Marin eases schools’ COVID-19 testing guidelines

Marin School students who contract COVID-19 and then isolate at home for five days no longer need a negative test to return to the classroom, officials said this week.

“The isolation can end on day 6 when the fever is clear and the symptoms go away,” said Dr. Lisa Santora, the county’s deputy health officer, Monday in an online forum hosted by the Marin County Board of Education. “You don’t have to test again.”

Students returning to school after five days of isolation must wear a mask indoors until day 10 after being infected, Santora said. The new guidance, which takes effect from Tuesday, is conditional on Marin students wearing quality masks indoors for about a week, she said.

“A mask is key so we can loosen the lead,” said Santora. “It depends on the students wearing their masks from day six to ten.”

If a student cannot or does not want to wear a mask, they will not be allowed to return to school until the 10 days are up, Santora said. The latter includes student-athletes who cannot wear a mask during competition.

School administrators must monitor this requirement and not allow students to return unmasked, Santora said.

“You have to tell the students, ‘If you can’t wear a mask, you have to go home,'” Santora said.

“It depends on trust,” she said. “The school management needs to talk to the families so that the staff and other students don’t have to worry.”

Marin teachers and other school staff still need to test negative after five days of isolation to return because their working conditions are regulated by the California Department of Occupational Safety and Health, Santora said.

The new guidance brings Marin in line with the US Centers for Disease Control and Prevention, which has already passed the new rules.

The CDC has determined that the first five days of COVID-19 infection are key to isolation, Santora said.

“The first five days are the most contagious,” Santora said. Students who are at home during the five days of isolation but still interact with other family members or roommates should keep a mask on at home, Santora added.

“In addition, the family should do everything possible to improve ventilation at home as much as possible – open all windows and doors,” she said. “Give us five good days of isolation.”

The CDC placed Marin in the community-level low transmission category thanks to a combination of case rates and hospitalization data, said Dr. Matt Willis, Marin’s Public Health Officer.

“The community level is a more sophisticated measurement,” Willis said. “It not only takes into account the number of cases, but also the hospitalization rate.”

According to the CDC, Marin has a weekly average of 75.73 COVID-19 cases per 100,000 residents. The number of new COVID-19 hospital admissions is 8.5 people per 100,000 population.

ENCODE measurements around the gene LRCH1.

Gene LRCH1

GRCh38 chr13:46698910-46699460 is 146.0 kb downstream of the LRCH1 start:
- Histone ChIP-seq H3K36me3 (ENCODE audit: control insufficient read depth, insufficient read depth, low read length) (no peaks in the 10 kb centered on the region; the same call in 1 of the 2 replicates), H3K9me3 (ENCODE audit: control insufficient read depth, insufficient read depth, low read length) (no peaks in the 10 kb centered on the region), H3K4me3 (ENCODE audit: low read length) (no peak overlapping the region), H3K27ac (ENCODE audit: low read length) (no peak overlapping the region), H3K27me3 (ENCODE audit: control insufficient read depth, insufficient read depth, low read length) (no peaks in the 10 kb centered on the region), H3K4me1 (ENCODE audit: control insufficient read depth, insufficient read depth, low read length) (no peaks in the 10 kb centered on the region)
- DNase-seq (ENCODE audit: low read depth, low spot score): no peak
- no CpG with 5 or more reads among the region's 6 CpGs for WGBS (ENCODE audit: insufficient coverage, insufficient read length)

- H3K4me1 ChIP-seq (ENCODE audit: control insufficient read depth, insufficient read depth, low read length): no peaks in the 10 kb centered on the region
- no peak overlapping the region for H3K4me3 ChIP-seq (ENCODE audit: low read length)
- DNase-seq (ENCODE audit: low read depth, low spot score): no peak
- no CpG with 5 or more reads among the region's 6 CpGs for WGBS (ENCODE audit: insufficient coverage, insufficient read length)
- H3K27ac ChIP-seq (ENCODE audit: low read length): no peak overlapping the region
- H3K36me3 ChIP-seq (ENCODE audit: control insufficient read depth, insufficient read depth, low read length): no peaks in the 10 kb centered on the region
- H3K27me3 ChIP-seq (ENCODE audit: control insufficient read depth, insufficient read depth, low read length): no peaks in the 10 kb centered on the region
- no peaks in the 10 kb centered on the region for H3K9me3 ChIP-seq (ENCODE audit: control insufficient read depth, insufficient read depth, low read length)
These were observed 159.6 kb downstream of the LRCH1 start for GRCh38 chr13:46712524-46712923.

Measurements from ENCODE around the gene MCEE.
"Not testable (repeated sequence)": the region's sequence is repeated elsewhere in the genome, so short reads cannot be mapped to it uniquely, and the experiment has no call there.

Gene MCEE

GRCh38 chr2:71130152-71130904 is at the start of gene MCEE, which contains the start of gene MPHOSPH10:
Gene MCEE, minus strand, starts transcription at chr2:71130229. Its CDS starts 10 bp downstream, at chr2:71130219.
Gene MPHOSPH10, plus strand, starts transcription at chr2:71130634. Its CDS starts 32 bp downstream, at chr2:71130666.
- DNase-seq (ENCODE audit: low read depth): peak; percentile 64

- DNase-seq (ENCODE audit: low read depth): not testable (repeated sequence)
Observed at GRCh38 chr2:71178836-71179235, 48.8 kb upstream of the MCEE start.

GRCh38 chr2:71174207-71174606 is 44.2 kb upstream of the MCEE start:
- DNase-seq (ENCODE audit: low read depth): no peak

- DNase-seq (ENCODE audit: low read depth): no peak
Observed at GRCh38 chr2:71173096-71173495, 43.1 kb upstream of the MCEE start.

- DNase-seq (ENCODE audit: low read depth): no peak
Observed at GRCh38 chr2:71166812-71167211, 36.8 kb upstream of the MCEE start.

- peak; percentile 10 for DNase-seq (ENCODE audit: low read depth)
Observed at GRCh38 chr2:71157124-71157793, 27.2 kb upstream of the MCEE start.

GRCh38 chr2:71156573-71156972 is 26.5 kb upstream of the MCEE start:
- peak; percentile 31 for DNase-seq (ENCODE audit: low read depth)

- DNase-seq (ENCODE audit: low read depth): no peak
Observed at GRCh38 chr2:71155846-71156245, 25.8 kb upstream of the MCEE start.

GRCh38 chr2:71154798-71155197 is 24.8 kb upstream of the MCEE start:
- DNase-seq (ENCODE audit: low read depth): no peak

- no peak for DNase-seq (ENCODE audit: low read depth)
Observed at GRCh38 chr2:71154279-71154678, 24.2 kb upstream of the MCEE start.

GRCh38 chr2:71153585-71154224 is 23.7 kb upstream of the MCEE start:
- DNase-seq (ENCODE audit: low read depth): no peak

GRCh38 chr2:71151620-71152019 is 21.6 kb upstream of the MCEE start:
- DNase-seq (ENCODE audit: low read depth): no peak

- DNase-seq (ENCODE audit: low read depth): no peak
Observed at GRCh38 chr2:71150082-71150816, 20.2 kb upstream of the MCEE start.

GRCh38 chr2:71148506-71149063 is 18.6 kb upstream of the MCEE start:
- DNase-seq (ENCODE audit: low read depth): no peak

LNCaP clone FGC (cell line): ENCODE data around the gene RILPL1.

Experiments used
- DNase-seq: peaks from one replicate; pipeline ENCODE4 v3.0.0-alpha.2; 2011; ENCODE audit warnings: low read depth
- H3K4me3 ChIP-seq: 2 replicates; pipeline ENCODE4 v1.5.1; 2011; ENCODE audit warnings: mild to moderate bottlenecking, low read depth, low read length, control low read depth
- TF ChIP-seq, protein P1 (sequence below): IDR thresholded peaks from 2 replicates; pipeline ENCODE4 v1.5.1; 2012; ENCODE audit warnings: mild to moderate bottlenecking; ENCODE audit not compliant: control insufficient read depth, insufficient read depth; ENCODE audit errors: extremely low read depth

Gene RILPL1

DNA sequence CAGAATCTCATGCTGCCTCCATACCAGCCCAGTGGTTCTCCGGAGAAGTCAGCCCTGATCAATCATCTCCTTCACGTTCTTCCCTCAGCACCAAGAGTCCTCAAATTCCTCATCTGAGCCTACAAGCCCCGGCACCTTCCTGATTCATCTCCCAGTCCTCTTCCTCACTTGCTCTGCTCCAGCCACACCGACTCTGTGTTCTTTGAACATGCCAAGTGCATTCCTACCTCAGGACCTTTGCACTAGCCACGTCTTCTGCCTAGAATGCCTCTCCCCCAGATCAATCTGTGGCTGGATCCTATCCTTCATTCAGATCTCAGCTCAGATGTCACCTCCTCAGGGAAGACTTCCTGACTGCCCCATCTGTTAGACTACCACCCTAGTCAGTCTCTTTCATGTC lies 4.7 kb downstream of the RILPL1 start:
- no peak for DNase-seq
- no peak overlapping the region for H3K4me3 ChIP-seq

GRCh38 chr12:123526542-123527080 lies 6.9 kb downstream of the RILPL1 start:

The percentage of staffed inpatient hospital beds used by patients with confirmed COVID-19 is 3.7%, according to the CDC. Marin was actually below those averages this week, Willis said.

“Today we have three people hospitalized with COVID-19 and one in intensive care,” Willis said Monday, referring to the intensive care unit.

Willis said the county’s current low municipal status bodes well for the winter holiday season, which has traditionally been a time of COVID-19 flare-ups due to increased indoor gatherings.

“We’re well prepared,” Willis said. “We have a high vaccination rate and increasing vaccination immunity.”

Also, Marin residents have access to the new bivalent vaccines, which offer protection against the Omicron strain of the virus, Willis said. The bivalent booster is currently available for people aged 12 and over.

“Plus, if you do get infected, we have safe and effective treatments like Paxlovid,” he said.

Another plus for the winter holiday season is that a number of Marin residents who have had COVID-19 and have recovered have developed immunity from antibodies the body made in response to the infection.

“I would say that 80% to 90% of Marin have what is called ‘hybrid immunity,’ which is a combination of vaccine-acquired and infection-induced immunity,” Willis said.

He said that “hybrid immunity” is not the same as “herd immunity” because the coronavirus has continued to mutate. The mutations make it impossible to tell whether everyone in a given population had broad protection against the same strain of the virus, he said.

Marin has one of the highest immunization rates of any county in the nation. Of the county’s 254,537 residents, 98% have received at least one dose of the vaccine, according to the Marin Health and Human Services Department’s website, coronavirus.marinhhs.org/vaccine.

Approximately 92.1% of Marin residents have received the full original series of vaccines and 66.8% have received at least one booster shot.

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